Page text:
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ago, there were a dozen packing houses. in the intervening time, farmers have become more productive than but there- then ever are only four packing houses. competition is right and just but it's also better for economic growth and allowing people to turn in a living wage. inlan to be more invested terms of pushing back against mergers on the concentration of monopoly powers. freedomwilson also said is freedom from monopolies. i think rural america and agriculture can play a critical role in moving us to a clean energy future, the next generation of biofuels and the good things you all are doing on your land here. >> between hillary clinton on your right and bernie sanders on
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how can you distinguish yourself? >> it's funny you see it like that but i see a whole wider lane opening. and from town to town county to county in the great thing about iowa is people here are not intimidated by big money taking over elections and are not intimidated by pundits. they want to meet each of us and they come out and engage in a serious conversation. they are looking for new leadership this year and an ability to get things done not just a progressive promise. i think you will see it will continue to gain support in iowa and new hampshire. 60 days ago, we were at 1% and after 30 days, we went to 3% and now it's at 7% and we will keep going. that's how you emerge. points, arer 15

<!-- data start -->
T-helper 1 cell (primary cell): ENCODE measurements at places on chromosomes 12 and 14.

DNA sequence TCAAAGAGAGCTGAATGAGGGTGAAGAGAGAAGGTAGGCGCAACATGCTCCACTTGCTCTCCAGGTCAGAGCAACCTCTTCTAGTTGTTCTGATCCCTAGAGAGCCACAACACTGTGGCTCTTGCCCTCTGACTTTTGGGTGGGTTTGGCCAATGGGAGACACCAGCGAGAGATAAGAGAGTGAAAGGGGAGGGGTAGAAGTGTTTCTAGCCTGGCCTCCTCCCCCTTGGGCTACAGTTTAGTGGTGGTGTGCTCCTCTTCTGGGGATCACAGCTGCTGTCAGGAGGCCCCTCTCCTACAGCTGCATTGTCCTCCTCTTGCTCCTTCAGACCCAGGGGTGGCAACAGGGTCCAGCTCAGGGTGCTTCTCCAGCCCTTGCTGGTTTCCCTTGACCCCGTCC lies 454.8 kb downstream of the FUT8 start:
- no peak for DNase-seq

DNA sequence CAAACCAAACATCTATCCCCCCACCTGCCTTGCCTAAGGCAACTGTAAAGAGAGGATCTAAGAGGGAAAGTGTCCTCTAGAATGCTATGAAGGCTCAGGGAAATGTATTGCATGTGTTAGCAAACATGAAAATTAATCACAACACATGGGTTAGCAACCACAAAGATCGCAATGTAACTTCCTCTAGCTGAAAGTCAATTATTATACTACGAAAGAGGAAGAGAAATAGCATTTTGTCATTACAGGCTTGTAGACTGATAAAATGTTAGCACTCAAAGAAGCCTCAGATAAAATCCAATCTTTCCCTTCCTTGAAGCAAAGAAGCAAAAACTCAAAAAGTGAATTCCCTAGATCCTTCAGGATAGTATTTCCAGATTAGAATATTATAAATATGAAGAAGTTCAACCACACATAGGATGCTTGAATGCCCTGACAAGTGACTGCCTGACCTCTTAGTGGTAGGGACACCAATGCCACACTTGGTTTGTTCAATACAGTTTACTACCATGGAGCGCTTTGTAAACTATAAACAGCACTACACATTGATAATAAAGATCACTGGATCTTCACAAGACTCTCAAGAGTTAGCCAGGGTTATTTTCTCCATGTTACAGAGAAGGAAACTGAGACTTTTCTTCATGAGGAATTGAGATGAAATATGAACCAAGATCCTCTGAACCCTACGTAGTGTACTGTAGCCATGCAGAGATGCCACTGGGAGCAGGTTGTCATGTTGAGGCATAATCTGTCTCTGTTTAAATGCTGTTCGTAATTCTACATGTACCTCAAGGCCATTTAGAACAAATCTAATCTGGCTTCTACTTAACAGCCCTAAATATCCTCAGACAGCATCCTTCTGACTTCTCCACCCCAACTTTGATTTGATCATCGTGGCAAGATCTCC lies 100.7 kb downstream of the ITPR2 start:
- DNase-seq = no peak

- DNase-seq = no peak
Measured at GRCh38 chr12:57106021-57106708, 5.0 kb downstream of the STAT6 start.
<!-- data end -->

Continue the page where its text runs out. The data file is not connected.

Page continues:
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there any that distinguish yourself between the other democratic front runners question mark >> most of them have been received as the most detailed plans of any of the contenders in our party. reform -- there is no candidate in any party that has stood at the center of enforcement and racial disparities that i have for 15 years. -- inal justice reform have reduce the roots -- the 15% andsm rate by restore the voting rights to 52,000 people. also wall street reform, i have the independence from wall street and the ceos of big megabanks. independence to act